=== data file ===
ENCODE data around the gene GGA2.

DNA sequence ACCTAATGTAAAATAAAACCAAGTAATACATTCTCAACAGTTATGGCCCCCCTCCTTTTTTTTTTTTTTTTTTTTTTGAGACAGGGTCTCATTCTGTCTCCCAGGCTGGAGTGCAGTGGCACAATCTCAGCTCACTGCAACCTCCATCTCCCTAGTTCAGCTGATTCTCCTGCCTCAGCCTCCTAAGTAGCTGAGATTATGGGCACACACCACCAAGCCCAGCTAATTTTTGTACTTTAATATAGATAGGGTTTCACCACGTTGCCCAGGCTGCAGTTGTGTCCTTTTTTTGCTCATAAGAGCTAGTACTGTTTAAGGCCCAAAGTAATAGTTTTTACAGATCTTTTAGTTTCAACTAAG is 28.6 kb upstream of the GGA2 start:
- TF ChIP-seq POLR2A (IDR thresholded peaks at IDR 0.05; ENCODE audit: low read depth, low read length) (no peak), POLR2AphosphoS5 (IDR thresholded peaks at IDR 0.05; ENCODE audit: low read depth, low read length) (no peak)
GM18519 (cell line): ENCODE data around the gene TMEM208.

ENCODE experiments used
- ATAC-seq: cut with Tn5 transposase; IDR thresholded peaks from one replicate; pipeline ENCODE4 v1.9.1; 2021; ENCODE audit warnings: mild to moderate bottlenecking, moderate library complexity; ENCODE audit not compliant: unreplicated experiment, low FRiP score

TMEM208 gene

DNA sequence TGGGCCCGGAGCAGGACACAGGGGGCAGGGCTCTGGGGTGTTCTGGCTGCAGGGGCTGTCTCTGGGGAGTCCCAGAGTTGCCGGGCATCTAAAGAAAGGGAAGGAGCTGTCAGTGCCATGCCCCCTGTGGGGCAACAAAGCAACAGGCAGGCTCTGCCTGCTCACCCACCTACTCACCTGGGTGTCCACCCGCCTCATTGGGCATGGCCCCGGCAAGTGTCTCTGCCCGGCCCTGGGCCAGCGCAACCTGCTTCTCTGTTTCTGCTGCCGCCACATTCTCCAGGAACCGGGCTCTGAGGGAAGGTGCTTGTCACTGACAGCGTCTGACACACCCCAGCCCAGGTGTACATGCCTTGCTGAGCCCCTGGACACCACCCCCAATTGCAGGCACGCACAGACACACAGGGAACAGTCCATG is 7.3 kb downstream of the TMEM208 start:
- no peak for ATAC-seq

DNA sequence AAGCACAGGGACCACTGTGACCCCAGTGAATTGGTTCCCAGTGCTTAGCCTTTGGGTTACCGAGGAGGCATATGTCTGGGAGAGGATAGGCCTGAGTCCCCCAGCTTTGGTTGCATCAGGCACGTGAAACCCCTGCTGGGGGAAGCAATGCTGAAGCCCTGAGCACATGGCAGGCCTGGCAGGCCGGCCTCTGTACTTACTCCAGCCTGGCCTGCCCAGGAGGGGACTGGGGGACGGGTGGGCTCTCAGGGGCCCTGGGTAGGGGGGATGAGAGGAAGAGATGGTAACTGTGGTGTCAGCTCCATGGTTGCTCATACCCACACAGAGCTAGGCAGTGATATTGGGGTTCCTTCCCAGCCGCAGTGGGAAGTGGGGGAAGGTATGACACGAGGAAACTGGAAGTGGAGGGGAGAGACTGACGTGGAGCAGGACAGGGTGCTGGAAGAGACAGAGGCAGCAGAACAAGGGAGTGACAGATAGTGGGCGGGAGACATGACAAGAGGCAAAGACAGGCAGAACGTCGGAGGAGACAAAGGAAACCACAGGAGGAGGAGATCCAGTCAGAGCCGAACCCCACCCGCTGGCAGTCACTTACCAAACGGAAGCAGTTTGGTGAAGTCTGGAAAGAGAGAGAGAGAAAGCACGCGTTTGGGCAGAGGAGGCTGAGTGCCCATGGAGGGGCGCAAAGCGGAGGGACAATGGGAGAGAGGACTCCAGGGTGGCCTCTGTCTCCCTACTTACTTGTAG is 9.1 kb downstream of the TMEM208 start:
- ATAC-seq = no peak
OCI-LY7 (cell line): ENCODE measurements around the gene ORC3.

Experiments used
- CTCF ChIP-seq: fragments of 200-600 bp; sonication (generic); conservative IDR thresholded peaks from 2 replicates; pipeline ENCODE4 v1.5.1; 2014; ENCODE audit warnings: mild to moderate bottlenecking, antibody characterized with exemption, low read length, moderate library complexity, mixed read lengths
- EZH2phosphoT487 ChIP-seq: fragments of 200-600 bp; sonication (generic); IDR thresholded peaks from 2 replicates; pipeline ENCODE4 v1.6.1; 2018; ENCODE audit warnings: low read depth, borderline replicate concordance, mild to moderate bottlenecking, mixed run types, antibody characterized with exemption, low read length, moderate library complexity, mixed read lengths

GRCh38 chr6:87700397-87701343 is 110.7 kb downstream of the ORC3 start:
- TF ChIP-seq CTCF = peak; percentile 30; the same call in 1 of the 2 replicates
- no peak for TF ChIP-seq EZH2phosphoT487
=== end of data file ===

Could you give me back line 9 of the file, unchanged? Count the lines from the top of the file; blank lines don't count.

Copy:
- no peak for ATAC-seq